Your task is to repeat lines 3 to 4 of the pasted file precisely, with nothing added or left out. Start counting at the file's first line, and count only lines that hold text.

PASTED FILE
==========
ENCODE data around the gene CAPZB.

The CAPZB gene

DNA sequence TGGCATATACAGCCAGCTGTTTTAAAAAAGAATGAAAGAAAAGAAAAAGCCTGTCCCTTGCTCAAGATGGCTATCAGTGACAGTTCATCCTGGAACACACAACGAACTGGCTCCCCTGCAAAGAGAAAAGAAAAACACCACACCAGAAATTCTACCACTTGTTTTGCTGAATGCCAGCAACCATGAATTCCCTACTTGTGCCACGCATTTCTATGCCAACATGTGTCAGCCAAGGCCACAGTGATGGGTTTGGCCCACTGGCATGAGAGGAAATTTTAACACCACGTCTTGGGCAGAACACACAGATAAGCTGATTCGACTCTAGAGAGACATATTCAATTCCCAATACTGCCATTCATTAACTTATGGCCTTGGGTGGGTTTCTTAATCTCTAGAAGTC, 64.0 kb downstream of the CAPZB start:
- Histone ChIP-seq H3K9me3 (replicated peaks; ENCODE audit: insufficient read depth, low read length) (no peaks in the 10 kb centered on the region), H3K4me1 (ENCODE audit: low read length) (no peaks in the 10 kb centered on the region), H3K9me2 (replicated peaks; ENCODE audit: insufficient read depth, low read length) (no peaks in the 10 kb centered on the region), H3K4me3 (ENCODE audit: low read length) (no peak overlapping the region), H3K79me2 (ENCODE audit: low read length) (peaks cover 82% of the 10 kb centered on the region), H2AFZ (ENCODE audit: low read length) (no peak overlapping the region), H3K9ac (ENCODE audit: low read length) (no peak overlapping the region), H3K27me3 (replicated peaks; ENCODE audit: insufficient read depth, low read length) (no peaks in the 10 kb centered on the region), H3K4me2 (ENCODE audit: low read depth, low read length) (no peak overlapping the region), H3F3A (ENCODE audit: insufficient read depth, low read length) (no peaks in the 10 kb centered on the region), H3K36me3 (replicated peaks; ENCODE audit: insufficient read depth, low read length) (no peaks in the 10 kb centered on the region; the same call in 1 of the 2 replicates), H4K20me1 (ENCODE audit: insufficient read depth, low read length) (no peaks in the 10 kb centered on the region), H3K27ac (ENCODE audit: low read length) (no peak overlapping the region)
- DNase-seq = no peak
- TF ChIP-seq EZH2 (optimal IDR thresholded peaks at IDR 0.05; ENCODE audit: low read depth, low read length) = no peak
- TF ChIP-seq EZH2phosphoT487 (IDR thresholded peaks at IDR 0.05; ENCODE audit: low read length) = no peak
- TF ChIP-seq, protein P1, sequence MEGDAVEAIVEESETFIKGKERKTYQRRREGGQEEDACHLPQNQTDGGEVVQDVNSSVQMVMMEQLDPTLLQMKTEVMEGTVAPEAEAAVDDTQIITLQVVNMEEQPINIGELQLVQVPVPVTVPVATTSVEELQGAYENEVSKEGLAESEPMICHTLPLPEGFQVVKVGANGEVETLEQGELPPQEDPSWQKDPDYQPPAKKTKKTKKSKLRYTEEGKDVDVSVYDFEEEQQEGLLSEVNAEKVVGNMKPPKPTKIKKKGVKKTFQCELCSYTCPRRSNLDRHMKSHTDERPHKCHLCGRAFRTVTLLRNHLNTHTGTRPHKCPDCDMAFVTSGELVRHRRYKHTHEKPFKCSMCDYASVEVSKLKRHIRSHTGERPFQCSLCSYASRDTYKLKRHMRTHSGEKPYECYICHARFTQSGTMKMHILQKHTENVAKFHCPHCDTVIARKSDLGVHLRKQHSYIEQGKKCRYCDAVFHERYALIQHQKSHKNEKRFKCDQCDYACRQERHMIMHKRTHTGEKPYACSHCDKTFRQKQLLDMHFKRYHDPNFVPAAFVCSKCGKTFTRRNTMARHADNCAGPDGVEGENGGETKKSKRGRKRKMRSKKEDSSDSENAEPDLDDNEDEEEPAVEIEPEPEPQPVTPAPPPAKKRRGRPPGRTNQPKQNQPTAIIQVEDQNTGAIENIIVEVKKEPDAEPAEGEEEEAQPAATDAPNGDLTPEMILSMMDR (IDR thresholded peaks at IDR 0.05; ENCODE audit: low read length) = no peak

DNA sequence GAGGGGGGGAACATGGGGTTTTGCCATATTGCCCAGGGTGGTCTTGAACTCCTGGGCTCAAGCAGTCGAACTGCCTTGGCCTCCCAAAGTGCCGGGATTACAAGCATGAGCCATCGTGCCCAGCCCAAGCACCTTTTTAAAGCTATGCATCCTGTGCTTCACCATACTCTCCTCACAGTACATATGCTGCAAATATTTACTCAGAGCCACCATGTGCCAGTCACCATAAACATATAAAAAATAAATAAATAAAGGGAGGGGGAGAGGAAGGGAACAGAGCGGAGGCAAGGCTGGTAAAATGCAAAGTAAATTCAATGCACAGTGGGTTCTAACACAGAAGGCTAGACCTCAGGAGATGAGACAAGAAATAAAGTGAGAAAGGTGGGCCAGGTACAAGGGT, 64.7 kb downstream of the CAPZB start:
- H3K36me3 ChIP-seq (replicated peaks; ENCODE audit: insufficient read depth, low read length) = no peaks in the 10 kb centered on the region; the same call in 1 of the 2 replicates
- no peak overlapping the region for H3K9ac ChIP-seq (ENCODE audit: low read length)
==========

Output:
DNA sequence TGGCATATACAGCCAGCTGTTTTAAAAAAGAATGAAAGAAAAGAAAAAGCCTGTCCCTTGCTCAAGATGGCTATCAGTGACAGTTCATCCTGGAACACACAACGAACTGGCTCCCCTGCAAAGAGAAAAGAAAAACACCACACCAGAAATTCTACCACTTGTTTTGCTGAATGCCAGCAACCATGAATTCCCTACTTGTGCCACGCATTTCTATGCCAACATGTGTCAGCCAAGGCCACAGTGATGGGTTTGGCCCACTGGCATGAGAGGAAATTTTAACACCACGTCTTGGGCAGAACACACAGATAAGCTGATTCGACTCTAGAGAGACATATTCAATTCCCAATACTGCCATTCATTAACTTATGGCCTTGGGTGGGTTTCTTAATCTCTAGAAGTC, 64.0 kb downstream of the CAPZB start:
- Histone ChIP-seq H3K9me3 (replicated peaks; ENCODE audit: insufficient read depth, low read length) (no peaks in the 10 kb centered on the region), H3K4me1 (ENCODE audit: low read length) (no peaks in the 10 kb centered on the region), H3K9me2 (replicated peaks; ENCODE audit: insufficient read depth, low read length) (no peaks in the 10 kb centered on the region), H3K4me3 (ENCODE audit: low read length) (no peak overlapping the region), H3K79me2 (ENCODE audit: low read length) (peaks cover 82% of the 10 kb centered on the region), H2AFZ (ENCODE audit: low read length) (no peak overlapping the region), H3K9ac (ENCODE audit: low read length) (no peak overlapping the region), H3K27me3 (replicated peaks; ENCODE audit: insufficient read depth, low read length) (no peaks in the 10 kb centered on the region), H3K4me2 (ENCODE audit: low read depth, low read length) (no peak overlapping the region), H3F3A (ENCODE audit: insufficient read depth, low read length) (no peaks in the 10 kb centered on the region), H3K36me3 (replicated peaks; ENCODE audit: insufficient read depth, low read length) (no peaks in the 10 kb centered on the region; the same call in 1 of the 2 replicates), H4K20me1 (ENCODE audit: insufficient read depth, low read length) (no peaks in the 10 kb centered on the region), H3K27ac (ENCODE audit: low read length) (no peak overlapping the region)